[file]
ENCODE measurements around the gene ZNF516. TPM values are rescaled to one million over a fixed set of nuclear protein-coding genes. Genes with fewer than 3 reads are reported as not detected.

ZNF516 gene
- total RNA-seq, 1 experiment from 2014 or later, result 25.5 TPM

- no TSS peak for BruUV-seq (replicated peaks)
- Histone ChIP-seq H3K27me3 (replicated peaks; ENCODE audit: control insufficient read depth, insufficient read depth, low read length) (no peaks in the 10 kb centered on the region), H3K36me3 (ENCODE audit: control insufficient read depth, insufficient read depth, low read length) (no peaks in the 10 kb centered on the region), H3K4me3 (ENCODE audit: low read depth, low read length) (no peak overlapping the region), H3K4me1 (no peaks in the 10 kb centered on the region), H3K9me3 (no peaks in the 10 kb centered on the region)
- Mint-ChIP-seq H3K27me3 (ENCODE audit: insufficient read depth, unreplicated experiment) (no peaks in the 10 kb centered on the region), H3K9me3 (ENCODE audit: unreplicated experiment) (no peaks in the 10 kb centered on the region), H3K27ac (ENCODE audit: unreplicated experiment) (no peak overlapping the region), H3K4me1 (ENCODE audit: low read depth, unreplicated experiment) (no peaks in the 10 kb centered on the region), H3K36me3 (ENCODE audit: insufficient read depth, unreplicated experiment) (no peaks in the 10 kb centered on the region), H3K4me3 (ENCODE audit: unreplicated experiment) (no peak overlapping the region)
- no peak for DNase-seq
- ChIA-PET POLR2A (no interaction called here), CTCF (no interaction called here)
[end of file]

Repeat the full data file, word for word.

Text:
ENCODE measurements around the gene ZNF516. TPM values are rescaled to one million over a fixed set of nuclear protein-coding genes. Genes with fewer than 3 reads are reported as not detected.

ZNF516 gene
- total RNA-seq, 1 experiment from 2014 or later, result 25.5 TPM

- no TSS peak for BruUV-seq (replicated peaks)
- Histone ChIP-seq H3K27me3 (replicated peaks; ENCODE audit: control insufficient read depth, insufficient read depth, low read length) (no peaks in the 10 kb centered on the region), H3K36me3 (ENCODE audit: control insufficient read depth, insufficient read depth, low read length) (no peaks in the 10 kb centered on the region), H3K4me3 (ENCODE audit: low read depth, low read length) (no peak overlapping the region), H3K4me1 (no peaks in the 10 kb centered on the region), H3K9me3 (no peaks in the 10 kb centered on the region)
- Mint-ChIP-seq H3K27me3 (ENCODE audit: insufficient read depth, unreplicated experiment) (no peaks in the 10 kb centered on the region), H3K9me3 (ENCODE audit: unreplicated experiment) (no peaks in the 10 kb centered on the region), H3K27ac (ENCODE audit: unreplicated experiment) (no peak overlapping the region), H3K4me1 (ENCODE audit: low read depth, unreplicated experiment) (no peaks in the 10 kb centered on the region), H3K36me3 (ENCODE audit: insufficient read depth, unreplicated experiment) (no peaks in the 10 kb centered on the region), H3K4me3 (ENCODE audit: unreplicated experiment) (no peak overlapping the region)
- no peak for DNase-seq
- ChIA-PET POLR2A (no interaction called here), CTCF (no interaction called here)